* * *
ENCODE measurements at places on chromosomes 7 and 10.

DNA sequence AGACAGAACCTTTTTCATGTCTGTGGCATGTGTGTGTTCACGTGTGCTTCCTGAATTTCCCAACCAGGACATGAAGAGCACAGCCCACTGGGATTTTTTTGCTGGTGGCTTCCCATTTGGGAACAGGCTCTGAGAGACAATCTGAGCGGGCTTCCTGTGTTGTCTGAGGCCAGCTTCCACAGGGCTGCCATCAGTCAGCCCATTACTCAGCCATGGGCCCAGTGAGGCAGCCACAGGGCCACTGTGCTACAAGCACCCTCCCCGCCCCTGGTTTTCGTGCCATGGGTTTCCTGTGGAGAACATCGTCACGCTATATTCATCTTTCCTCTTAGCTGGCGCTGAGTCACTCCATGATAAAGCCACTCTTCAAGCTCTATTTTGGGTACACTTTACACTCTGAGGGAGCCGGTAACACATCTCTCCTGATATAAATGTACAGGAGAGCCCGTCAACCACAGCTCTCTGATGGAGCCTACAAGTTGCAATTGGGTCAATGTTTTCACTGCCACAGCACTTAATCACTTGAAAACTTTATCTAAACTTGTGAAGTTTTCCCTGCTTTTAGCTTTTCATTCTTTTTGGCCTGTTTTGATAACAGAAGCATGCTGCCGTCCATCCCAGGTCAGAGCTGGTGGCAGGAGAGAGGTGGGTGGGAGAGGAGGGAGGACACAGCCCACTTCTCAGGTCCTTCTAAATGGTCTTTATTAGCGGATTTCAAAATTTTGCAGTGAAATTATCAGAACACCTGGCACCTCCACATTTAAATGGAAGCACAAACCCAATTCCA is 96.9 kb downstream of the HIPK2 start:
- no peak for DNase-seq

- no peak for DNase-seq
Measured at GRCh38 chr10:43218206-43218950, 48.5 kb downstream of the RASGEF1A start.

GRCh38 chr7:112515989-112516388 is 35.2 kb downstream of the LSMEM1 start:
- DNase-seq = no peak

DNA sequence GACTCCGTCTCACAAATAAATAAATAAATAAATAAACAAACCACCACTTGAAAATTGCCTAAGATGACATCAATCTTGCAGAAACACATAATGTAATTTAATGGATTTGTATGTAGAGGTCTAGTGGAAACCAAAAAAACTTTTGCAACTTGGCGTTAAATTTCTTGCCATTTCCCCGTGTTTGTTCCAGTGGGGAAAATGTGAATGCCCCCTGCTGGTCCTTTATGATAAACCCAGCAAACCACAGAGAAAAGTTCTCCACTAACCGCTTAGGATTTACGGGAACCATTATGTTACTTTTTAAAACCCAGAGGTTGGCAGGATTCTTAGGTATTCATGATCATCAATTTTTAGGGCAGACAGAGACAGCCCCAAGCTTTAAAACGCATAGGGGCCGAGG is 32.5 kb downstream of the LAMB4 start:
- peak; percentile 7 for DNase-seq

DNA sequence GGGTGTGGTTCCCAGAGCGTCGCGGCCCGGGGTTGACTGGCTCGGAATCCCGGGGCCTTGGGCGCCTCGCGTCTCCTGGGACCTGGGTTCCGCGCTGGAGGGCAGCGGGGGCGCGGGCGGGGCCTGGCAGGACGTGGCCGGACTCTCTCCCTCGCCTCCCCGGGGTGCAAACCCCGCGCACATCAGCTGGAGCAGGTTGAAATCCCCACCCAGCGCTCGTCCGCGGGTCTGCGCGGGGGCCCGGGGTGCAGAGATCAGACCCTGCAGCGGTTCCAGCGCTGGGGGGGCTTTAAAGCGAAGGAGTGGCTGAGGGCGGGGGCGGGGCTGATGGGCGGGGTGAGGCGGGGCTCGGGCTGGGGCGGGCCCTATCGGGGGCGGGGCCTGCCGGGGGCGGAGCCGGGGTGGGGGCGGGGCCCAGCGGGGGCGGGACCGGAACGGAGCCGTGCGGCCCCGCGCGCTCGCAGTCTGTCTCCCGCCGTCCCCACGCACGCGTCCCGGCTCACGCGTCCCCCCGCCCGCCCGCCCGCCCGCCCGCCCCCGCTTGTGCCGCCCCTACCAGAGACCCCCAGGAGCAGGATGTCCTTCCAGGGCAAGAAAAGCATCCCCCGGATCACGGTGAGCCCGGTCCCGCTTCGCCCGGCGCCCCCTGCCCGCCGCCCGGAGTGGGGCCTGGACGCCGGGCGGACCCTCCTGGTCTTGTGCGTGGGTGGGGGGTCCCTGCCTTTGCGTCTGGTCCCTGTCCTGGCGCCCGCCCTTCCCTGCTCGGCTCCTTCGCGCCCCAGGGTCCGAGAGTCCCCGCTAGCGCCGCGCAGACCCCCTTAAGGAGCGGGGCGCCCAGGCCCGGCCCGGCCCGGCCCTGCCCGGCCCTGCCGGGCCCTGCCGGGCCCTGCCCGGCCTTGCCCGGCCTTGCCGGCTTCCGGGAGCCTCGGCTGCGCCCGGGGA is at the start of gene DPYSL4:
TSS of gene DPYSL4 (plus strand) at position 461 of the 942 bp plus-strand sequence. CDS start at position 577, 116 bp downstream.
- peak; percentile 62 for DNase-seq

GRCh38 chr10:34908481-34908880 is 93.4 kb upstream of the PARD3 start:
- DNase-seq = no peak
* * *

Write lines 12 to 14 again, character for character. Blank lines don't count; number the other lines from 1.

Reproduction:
- peak; percentile 62 for DNase-seq

GRCh38 chr10:34908481-34908880 is 93.4 kb upstream of the PARD3 start:
- DNase-seq = no peak